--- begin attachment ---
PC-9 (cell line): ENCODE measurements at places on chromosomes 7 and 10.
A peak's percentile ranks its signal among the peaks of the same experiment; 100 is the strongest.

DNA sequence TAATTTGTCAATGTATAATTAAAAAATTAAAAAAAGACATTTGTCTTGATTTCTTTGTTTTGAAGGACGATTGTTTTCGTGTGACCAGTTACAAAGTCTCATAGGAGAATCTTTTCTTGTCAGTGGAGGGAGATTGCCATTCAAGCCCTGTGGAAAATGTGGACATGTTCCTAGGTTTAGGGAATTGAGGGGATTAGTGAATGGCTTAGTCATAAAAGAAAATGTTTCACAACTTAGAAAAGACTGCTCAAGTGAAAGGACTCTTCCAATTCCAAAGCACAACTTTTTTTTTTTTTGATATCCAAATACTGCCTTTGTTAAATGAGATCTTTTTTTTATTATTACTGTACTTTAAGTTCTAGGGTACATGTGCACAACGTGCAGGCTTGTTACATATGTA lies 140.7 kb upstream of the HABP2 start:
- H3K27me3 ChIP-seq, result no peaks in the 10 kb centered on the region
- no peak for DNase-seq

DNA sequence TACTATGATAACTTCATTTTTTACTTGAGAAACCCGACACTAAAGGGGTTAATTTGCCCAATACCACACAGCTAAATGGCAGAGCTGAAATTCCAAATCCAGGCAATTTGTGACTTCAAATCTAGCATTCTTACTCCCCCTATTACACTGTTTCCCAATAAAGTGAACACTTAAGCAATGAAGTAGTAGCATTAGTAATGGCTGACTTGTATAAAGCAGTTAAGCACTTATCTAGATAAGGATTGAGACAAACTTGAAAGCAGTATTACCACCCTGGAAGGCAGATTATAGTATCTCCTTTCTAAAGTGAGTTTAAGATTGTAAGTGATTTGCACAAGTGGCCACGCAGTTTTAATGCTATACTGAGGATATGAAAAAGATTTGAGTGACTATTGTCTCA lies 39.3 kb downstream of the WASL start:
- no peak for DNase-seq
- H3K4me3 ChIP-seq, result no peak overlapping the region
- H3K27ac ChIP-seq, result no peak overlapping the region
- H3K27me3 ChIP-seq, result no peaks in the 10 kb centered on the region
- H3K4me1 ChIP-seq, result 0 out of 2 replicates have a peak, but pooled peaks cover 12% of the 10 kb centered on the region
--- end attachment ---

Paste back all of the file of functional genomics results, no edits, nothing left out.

PC-9 (cell line): ENCODE measurements at places on chromosomes 7 and 10.
A peak's percentile ranks its signal among the peaks of the same experiment; 100 is the strongest.

DNA sequence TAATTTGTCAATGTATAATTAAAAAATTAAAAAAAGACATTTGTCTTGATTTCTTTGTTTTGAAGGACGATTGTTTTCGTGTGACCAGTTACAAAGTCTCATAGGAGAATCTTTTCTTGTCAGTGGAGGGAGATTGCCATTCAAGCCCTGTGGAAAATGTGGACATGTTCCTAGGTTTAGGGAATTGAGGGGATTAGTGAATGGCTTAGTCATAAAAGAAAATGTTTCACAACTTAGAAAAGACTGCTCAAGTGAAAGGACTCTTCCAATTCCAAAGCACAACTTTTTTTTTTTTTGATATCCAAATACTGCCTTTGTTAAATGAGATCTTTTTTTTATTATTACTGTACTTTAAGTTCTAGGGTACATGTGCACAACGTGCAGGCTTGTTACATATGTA lies 140.7 kb upstream of the HABP2 start:
- H3K27me3 ChIP-seq, result no peaks in the 10 kb centered on the region
- no peak for DNase-seq

DNA sequence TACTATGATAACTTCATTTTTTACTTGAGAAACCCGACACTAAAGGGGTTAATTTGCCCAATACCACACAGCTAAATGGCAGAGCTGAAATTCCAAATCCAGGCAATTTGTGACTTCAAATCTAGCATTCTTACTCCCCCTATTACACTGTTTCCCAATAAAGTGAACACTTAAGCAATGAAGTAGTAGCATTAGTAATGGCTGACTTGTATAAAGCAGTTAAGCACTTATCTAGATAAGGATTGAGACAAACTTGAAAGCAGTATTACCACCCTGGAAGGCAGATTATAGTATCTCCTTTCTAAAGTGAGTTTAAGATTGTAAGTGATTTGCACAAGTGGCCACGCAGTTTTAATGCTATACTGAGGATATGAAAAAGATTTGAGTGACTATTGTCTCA lies 39.3 kb downstream of the WASL start:
- no peak for DNase-seq
- H3K4me3 ChIP-seq, result no peak overlapping the region
- H3K27ac ChIP-seq, result no peak overlapping the region
- H3K27me3 ChIP-seq, result no peaks in the 10 kb centered on the region
- H3K4me1 ChIP-seq, result 0 out of 2 replicates have a peak, but pooled peaks cover 12% of the 10 kb centered on the region